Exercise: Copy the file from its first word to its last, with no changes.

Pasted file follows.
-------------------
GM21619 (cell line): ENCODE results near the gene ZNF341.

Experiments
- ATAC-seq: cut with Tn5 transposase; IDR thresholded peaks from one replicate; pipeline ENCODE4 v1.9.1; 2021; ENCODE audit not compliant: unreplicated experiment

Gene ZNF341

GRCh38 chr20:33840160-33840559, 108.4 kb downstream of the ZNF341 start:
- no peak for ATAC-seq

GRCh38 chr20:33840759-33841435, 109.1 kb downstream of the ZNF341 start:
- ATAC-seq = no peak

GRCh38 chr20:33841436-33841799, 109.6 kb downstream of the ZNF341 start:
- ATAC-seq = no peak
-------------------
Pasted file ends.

GM21619 (cell line): ENCODE results near the gene ZNF341.

Experiments
- ATAC-seq: cut with Tn5 transposase; IDR thresholded peaks from one replicate; pipeline ENCODE4 v1.9.1; 2021; ENCODE audit not compliant: unreplicated experiment

Gene ZNF341

GRCh38 chr20:33840160-33840559, 108.4 kb downstream of the ZNF341 start:
- no peak for ATAC-seq

GRCh38 chr20:33840759-33841435, 109.1 kb downstream of the ZNF341 start:
- ATAC-seq = no peak

GRCh38 chr20:33841436-33841799, 109.6 kb downstream of the ZNF341 start:
- ATAC-seq = no peak